Travel time for workers constitutes working time


The news broke on 10th September 2015 that a landmark ruling had emerged from the Court of Justice of the European Union in the case of Federación de Servicios Privados del sindicato Comisiones obreras (CC.OO.) v Tyco Integrated Security SL, Tyco Integrated Fire & Security Corporation Servicios SA. Headlines hit the front pages up and down the country that employers would now have to pay for travel time to and from work for employees without a fixed office. This judgment has left many employers asking: What does this mean? Does this apply to my Company? How will this affect us? Let us explore a number of preliminary questions in turn.

What was the case about?

This case first arose in the Spanish National courts. It revolved around two companies Tyco Integrated Security and Tyco Integrated Fire & Security Corporation Servicios, and an interpretation of ‘working time’ under the Spanish National legislation and also the EU legislation. The workers involved in the case were employed as Technicians, and carried out the fitting of security systems in homes, industrial and commercial premises.

These employees had reported to an office in each of their respective Spanish provinces which had closed down in 2011, and employees were subsequently asked to report to the central office in Madrid. Employees had use of Company mobiles and vehicles in order to attend client premises within the area assigned to them. But there was no fixed or habitual place of work since the closing of the offices.

Tyco, the employer, included the time the employees spent travelling between their home and a customer’s premises as a rest period, and not as working time. Working time in this instance only began when the employee arrived at the client’s premises. Before the regional offices had closed, the working day had been calculated from when the employee arrived at the office. The issue before the courts was whether the time spent travelling between the employee’s home and to the customer’s site was working time for the purposes of the Working Time Directive, and therefore employees should be paid for it.

Why did the case go to the Court of Justice for the European Union?

When a Member State has a query regarding the interpretation of their National and/or EU legislation the national court can look to refer the question to the Court of Justice of the European Union to consider. In this particular case the question revolved around the EU Working Time Directive, and whether this situation fell within the definition of working time. Working time is defined as any period during which the worker is working at the employer’s disposal and carrying out his activity or duties, in accordance with national laws and/or practice.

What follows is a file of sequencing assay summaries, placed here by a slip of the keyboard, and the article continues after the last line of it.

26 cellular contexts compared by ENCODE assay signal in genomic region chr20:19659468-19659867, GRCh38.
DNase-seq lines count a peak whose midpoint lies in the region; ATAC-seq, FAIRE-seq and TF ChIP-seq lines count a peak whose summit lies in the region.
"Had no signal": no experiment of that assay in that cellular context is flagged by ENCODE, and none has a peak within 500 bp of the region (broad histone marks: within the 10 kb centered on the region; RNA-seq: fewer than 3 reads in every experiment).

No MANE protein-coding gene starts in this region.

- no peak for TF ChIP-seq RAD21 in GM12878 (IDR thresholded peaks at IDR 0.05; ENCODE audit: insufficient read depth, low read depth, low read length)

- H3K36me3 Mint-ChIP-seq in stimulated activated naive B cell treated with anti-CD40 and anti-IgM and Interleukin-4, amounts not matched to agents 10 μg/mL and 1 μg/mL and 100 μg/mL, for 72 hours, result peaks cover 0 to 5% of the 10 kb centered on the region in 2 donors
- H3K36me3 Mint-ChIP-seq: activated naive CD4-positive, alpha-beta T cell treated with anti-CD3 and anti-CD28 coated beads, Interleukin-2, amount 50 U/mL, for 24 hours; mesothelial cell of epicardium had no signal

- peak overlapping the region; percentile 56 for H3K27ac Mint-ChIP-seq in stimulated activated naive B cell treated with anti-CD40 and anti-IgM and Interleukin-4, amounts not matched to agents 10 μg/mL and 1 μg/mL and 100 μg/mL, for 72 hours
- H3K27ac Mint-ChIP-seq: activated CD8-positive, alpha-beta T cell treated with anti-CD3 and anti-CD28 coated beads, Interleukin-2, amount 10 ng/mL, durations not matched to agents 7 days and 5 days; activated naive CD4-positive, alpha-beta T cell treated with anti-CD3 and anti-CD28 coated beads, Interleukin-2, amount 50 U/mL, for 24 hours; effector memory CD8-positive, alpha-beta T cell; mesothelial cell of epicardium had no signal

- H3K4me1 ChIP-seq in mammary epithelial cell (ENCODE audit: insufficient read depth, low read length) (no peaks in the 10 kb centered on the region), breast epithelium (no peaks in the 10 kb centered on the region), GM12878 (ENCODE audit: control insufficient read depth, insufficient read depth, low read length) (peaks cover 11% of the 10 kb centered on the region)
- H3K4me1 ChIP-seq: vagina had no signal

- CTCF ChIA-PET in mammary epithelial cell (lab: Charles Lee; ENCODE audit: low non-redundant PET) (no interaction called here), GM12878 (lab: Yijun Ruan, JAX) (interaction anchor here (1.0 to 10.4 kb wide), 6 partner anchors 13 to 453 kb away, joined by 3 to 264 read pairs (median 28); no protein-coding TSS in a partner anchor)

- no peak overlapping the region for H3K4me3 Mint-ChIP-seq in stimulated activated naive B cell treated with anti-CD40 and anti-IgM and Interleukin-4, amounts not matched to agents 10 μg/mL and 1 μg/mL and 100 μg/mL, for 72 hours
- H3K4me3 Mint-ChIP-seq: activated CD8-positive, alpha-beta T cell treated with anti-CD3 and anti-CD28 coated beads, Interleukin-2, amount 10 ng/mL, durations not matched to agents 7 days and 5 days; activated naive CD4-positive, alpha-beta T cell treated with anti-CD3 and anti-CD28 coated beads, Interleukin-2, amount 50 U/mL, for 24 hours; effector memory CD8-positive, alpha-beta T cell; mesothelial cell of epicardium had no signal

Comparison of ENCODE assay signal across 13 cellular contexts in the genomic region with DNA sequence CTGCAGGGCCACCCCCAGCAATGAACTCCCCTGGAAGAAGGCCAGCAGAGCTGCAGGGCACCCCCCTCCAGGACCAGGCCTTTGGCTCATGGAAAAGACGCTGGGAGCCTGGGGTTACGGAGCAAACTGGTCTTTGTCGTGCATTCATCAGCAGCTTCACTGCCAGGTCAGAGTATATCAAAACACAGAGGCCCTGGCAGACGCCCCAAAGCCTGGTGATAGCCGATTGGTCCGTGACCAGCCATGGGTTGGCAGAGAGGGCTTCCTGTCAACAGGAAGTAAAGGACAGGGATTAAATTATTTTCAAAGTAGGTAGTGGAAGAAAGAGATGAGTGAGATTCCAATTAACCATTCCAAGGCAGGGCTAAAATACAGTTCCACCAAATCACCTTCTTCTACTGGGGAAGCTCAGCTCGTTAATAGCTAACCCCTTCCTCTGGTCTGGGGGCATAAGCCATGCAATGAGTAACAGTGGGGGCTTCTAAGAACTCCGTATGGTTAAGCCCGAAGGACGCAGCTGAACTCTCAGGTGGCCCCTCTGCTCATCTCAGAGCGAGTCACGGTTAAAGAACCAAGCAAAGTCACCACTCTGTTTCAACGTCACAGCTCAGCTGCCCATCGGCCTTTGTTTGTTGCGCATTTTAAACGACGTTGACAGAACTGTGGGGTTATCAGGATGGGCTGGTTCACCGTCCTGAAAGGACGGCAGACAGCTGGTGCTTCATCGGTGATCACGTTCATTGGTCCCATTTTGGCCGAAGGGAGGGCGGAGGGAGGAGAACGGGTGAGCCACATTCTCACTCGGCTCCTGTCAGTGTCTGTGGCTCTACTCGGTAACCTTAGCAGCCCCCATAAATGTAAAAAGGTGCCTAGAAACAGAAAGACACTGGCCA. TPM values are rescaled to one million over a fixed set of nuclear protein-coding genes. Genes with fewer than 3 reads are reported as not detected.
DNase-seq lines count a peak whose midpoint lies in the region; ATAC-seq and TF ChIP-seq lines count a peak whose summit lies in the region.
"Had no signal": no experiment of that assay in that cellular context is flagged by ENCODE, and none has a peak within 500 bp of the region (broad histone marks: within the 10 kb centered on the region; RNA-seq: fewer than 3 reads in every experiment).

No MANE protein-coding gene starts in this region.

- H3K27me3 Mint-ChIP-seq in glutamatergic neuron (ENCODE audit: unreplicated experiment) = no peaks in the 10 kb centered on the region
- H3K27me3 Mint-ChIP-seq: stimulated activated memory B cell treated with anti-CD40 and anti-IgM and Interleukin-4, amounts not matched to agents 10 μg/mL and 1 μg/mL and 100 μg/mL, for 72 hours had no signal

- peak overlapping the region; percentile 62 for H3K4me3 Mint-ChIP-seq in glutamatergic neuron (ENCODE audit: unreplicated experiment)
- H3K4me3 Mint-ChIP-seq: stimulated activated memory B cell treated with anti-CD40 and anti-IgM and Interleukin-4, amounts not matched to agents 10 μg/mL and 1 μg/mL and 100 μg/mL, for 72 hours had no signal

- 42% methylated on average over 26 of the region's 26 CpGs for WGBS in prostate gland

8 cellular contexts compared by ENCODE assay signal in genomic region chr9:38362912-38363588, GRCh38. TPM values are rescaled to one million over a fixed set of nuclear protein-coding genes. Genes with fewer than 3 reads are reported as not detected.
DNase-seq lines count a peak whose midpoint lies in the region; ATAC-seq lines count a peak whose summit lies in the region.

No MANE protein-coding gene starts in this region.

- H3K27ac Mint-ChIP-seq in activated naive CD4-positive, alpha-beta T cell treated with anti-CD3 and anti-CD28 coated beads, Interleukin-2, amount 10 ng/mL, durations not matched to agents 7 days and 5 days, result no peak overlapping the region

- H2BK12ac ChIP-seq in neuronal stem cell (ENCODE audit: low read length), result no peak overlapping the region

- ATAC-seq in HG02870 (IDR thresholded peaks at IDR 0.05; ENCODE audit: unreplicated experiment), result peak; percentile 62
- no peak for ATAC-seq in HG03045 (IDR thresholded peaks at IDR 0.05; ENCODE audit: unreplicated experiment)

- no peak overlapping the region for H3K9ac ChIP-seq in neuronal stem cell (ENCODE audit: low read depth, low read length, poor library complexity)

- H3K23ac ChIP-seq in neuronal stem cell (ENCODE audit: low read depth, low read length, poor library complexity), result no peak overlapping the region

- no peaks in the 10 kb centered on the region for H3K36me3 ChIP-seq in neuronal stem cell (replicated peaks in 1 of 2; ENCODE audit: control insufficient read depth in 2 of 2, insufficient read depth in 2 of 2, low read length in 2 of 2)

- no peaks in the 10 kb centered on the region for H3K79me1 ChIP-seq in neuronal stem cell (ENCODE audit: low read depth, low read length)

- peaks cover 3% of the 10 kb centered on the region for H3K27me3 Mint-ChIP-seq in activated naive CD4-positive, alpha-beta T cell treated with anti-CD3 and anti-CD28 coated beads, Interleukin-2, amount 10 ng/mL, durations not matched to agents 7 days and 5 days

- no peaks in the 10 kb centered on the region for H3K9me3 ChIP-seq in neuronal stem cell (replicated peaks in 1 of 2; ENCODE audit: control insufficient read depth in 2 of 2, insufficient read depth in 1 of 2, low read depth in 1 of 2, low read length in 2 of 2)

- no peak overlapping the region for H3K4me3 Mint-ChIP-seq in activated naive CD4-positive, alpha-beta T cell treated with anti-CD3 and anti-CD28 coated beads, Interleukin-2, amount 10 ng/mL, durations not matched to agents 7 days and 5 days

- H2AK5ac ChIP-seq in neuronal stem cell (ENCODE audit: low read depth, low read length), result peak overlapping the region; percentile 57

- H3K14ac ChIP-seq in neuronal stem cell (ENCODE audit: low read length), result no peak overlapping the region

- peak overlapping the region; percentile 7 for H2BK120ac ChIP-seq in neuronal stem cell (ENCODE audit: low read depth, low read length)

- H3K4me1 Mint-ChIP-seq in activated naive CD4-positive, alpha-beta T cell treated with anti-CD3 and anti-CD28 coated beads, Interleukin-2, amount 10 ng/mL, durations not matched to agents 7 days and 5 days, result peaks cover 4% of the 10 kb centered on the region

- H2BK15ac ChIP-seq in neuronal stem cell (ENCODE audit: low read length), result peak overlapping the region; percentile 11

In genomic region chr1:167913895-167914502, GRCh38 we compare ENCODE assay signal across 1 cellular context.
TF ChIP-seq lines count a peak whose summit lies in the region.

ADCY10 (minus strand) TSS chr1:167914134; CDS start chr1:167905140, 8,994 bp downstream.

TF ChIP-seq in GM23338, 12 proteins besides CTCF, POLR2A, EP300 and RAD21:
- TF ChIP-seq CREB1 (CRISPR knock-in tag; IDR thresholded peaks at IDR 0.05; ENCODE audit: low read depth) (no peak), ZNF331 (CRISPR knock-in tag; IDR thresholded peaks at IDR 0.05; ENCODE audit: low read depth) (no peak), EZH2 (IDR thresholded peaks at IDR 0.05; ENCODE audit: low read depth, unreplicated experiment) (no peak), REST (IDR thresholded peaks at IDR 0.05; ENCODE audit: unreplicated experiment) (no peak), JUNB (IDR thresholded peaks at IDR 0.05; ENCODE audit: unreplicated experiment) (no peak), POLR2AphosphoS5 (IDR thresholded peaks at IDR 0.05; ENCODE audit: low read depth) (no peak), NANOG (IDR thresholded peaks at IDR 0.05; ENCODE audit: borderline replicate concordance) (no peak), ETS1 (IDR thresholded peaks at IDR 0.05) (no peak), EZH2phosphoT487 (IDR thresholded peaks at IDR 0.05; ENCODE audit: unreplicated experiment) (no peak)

What did the Court of Justice for the European Union conclude?

The court concluded that where workers do not have a fixed or habitual place of work, the time spent by those workers travelling each day from their homes and the premises of the first customer and last customer of the day, which is designated by the employer, should be considered working time within the meaning of the Working Time Directive.

The Court made reference to some keys points:

  • The employer in this case designated that employees must travel to a certain customers premises;
  • The start time had previously been calculated from arrival at the regional office;
  • The purpose and nature of the journey’s had not changed just the starting place;
  • The employees were acting on the instructions of the employer;
  • The employees were at the disposal of the employer during those journeys i.e. if there was any change they would have to amend the journey;
  • Employees were not able to use the time freely or pursue their own interests.

Practical considerations for Employers

  • However those employers which have employees with no fixed or habitual place of work and fall under many if not all of the bullet points above, will have to look to include travel time between an employee’s home and the first and last customer of the day as part of the working day.
  • The judgment has therefore created huge waves in the realm of the Employment Law, and this means that employers may have to re-evaluate the way that they pay employees for travel time. This ruling only effects employers if there is no fixed place of work for the employees, this is the key.

What does this mean for Employers:

  • Consider the staffing in regional areas to ensure that employees are not travelling too great a distance to a customer’s premises.
  • Consider putting customer’s appointments well within working hours to allow time for travel.
  • Consider when quoting.